The “BuildMenuHeader” basically includes all the elements that affect the grid and change the variable values according to whatever the user chooses.

We can see in line 16 a short example about how the variables are modified in real time, “EditorGUILayout.ColorField” takes a couple of parameters, the label for that element and also the current value, this function returns the modified value in real time, that’s why we use and modify the “gridSize” variable in the same line.


The previous section was about creating a very basic window with few elements that make our variables change in real time. The other important step for this post is about how to take those values we change and keep using them after we close the window. If we don’t do this, everytime that we close and re-open our new extension’s window, all the parameters will be initiallized again.

  1. bool loaded;
  2. void OnEnable()
  3. {
  4.    LoadData();
  5. }
  7. void OnDisable()
  8. {
  9.    SaveData();
  10. }
  12. void OnDestroy()
  13. {
  14.    SaveData();
  15. }
  17. ///
  18. /// Saves the current editor's status
  19. ///
  20. public void SaveData()
  21. {
  22.    string id;
  24.    id = PlayerSettings.productName;
  25.    EditorPrefs.SetInt(id + "-GridSize", gridSize);
  26.    EditorPrefs.SetString(id + "-CursorColor", FromColorToString(cursorColor));
  27.    EditorPrefs.SetString(id + "-GridColor", FromColorToString(gridColor));
  28.    EditorPrefs.SetString(id + "-SelectColor", FromColorToString(selectColor));
  29.    EditorPrefs.SetBool(id + "-ShowGrid", showGrid);
  30. }
  32. ///
  33. /// Convert an object from class Color into a serialized string
  34. ///
  35. public string FromColorToString(Color color)
  36. {
  37.    return color.r + "," + color.g + "," + color.b + "," + color.a;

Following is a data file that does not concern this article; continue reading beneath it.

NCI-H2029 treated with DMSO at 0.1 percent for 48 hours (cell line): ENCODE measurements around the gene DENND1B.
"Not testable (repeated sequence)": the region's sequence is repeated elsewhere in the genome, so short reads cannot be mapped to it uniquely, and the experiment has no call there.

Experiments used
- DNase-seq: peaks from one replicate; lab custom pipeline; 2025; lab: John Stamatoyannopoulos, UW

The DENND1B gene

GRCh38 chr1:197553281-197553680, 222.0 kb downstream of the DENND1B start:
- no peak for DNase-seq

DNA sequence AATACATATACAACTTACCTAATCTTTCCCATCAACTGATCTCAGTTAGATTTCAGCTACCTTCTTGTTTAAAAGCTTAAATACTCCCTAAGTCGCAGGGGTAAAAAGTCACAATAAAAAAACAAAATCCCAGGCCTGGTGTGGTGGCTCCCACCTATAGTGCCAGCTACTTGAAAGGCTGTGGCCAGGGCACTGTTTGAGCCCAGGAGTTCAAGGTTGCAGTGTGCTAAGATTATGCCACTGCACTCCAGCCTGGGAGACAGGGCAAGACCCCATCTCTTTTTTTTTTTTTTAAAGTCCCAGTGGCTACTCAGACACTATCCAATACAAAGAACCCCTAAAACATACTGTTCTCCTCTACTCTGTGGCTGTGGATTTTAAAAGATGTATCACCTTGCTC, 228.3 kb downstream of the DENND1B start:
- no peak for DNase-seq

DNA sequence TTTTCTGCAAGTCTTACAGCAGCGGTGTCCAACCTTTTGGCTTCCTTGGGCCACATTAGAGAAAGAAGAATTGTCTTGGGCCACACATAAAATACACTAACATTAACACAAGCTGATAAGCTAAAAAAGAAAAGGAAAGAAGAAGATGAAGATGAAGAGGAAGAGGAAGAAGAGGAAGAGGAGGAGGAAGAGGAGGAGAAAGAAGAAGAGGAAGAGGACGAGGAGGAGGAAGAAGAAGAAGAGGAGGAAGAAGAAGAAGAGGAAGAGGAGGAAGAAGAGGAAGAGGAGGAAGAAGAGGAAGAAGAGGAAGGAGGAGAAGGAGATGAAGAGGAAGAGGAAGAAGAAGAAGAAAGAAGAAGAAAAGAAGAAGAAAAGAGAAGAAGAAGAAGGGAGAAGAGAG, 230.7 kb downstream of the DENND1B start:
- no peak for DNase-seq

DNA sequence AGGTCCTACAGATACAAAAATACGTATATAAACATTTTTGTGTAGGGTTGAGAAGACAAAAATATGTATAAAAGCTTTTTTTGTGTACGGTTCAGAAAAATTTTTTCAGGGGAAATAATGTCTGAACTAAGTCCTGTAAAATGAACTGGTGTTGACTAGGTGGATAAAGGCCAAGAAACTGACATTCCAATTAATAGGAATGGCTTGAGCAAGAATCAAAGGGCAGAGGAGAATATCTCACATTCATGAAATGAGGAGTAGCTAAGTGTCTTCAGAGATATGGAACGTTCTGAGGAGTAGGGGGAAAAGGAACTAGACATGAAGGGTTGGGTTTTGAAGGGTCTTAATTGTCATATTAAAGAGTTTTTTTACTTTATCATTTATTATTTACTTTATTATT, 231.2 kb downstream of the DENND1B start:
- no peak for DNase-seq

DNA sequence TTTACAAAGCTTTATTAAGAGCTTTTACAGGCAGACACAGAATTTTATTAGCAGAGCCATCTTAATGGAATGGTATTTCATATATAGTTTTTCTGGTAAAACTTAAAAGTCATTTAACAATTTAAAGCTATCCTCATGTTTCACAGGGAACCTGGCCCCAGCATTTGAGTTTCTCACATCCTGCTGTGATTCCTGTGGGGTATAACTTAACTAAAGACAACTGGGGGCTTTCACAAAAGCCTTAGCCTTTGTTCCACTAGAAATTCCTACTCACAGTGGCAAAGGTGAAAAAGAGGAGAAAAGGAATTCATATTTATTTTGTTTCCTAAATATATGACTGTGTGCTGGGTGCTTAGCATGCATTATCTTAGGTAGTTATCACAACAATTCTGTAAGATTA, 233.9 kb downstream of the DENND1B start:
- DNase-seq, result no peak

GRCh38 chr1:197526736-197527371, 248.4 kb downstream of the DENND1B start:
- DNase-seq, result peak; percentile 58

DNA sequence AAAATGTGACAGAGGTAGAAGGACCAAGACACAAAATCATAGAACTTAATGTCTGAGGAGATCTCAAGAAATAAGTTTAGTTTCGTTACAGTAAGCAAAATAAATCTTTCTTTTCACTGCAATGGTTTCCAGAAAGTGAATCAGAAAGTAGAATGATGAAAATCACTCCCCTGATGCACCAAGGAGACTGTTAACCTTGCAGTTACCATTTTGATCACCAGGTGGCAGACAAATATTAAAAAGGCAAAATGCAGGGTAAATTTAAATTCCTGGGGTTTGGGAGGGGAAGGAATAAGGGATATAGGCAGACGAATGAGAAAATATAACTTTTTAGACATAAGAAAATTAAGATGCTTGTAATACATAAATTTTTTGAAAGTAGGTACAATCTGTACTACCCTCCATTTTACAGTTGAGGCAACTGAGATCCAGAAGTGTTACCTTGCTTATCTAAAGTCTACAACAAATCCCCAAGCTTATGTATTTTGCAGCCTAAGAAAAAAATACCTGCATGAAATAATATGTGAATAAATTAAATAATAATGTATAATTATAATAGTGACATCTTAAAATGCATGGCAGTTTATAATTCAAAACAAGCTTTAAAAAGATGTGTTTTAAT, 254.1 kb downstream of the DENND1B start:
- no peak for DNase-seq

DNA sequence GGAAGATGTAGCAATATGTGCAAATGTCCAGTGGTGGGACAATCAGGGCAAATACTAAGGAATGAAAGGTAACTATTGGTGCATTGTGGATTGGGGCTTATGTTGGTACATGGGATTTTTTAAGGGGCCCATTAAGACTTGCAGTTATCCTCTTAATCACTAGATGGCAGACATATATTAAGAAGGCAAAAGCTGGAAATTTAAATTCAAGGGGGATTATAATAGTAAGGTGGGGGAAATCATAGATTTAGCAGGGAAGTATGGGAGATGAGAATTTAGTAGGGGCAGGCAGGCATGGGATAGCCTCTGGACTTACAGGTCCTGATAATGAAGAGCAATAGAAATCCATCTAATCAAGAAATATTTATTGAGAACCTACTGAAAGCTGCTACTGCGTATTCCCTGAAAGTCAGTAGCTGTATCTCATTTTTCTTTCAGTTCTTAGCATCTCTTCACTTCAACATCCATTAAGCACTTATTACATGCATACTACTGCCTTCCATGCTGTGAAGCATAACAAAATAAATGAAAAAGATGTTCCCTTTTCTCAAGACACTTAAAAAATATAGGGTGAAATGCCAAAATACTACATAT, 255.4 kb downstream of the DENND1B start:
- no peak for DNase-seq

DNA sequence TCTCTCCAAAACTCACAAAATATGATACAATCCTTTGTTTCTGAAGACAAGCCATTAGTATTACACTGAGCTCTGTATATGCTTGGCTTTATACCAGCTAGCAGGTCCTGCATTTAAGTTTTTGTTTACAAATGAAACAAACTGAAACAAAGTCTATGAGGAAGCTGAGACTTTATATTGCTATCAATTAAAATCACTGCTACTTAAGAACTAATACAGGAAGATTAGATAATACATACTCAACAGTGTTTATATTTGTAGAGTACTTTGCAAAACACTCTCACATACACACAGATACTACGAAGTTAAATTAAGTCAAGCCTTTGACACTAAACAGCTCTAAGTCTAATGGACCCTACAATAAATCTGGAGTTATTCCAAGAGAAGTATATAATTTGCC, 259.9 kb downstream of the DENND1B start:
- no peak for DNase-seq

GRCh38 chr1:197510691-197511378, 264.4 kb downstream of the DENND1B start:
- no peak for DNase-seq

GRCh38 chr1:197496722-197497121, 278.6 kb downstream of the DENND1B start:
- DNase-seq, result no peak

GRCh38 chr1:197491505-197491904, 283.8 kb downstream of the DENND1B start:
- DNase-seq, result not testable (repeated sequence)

38. }
  40. ///
  41. /// Convert a string into an object from Color
  42. ///
  43. public Color FromStringToColor(string color)
  44. {
  45.    string[] desColor;
  46.    desColor = color.Split(',');
  48.    return new Color(float.Parse(desColor[0]), float.Parse(desColor[1]), float.Parse(desColor[2]), float.Parse(desColor[3]));
  49. }
  51. ///
  52. /// Restore the editor's status
  53. ///
  54. public void LoadData()
  55. {
  56.    string id;
  58.    id = PlayerSettings.productName;
  60.    if (EditorPrefs.HasKey(id + "-GridSize"))
  61.       gridSize = EditorPrefs.GetInt(id + "-GridSize");
  63.    if (EditorPrefs.HasKey(id + "-ShowGrid"))
  64.       showGrid = EditorPrefs.GetBool(id + "-ShowGrid");
  66.    if (EditorPrefs.HasKey(id + "-CursorColor"))
  67.       cursorColor = FromStringToColor(EditorPrefs.GetString(id + "-CursorColor"));
  69.    if (EditorPrefs.HasKey(id + "-GridColor"))
  70.       gridColor = FromStringToColor(EditorPrefs.GetString(id + "-GridColor"));
  72.    if (EditorPrefs.HasKey(id + "-SelectColor"))
  73.       selectColor = FromStringToColor(EditorPrefs.GetString(id + "-SelectColor"));
  75.    loaded = true;
  76. }

We have the “OnEnable” function that is executed every time the window is enabled; the “OnDisable” function that runs everytime the window is disabled and finally the “OnDestroy” function that runs when the window is closed. In these functions the status of the editor is saved and restored.

There are a couple of helpers in this part that make easier to save and restore objects from the Color class. “FromStringToColor” and “FromColorToString” are functions that transform the data to make the saving and restoring process easier.

The “SaveData” function basically stores all the important values in an internal storage (Editor Preferences). Depending on the type of data we want to save, we use different functions.

One important thing that has to be highlighted here is this: EditorPrefs.SetInt(id + “-variable id”, variable), the reason why we are using the “id” variable (this represents the name of the project) in the variable’s name is that this internal storage does not distinguish between projects, it means that if we do not add a project identifier, those values will be replaced if you try to use the editor again and we don’t want that.

The “LoadData” function just restores the data in the same way that the we save it but using the appropriate functions.


In this first post of a series on how to create a tile editor extension for Unity, we covered two basic steps: how to create a new window and how to store the data we modify using that window.

With these basic concepts you can create whatever you want, add more elements to the menu, include a different functionality or develop a completely different extension, I recommend testing all the elements you can add to a menu and play with it to understand better how it works, that’s what I did.

Upcoming posts will have details about the rest of the code and I will let you know as soon as the full extension is approved in the Unity Asset Store so you can download it and use it for your projects.

Tile Editor for Unity: Part I